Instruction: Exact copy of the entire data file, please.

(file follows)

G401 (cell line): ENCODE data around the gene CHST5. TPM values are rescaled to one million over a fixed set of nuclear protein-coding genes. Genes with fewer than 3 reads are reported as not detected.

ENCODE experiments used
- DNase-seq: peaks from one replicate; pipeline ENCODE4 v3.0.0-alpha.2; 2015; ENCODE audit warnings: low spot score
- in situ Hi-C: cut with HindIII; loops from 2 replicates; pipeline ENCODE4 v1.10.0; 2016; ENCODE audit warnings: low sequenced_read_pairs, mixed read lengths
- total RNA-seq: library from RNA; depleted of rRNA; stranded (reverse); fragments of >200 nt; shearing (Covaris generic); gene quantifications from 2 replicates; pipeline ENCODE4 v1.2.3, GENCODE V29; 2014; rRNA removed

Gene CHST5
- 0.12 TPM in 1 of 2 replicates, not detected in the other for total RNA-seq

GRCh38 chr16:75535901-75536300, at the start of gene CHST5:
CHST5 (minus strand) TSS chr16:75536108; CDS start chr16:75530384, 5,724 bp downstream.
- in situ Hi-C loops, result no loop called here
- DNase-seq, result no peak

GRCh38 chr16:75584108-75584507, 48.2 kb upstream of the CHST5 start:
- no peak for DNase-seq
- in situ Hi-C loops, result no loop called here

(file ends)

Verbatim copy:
G401 (cell line): ENCODE data around the gene CHST5. TPM values are rescaled to one million over a fixed set of nuclear protein-coding genes. Genes with fewer than 3 reads are reported as not detected.

ENCODE experiments used
- DNase-seq: peaks from one replicate; pipeline ENCODE4 v3.0.0-alpha.2; 2015; ENCODE audit warnings: low spot score
- in situ Hi-C: cut with HindIII; loops from 2 replicates; pipeline ENCODE4 v1.10.0; 2016; ENCODE audit warnings: low sequenced_read_pairs, mixed read lengths
- total RNA-seq: library from RNA; depleted of rRNA; stranded (reverse); fragments of >200 nt; shearing (Covaris generic); gene quantifications from 2 replicates; pipeline ENCODE4 v1.2.3, GENCODE V29; 2014; rRNA removed

Gene CHST5
- 0.12 TPM in 1 of 2 replicates, not detected in the other for total RNA-seq

GRCh38 chr16:75535901-75536300, at the start of gene CHST5:
CHST5 (minus strand) TSS chr16:75536108; CDS start chr16:75530384, 5,724 bp downstream.
- in situ Hi-C loops, result no loop called here
- DNase-seq, result no peak

GRCh38 chr16:75584108-75584507, 48.2 kb upstream of the CHST5 start:
- no peak for DNase-seq
- in situ Hi-C loops, result no loop called here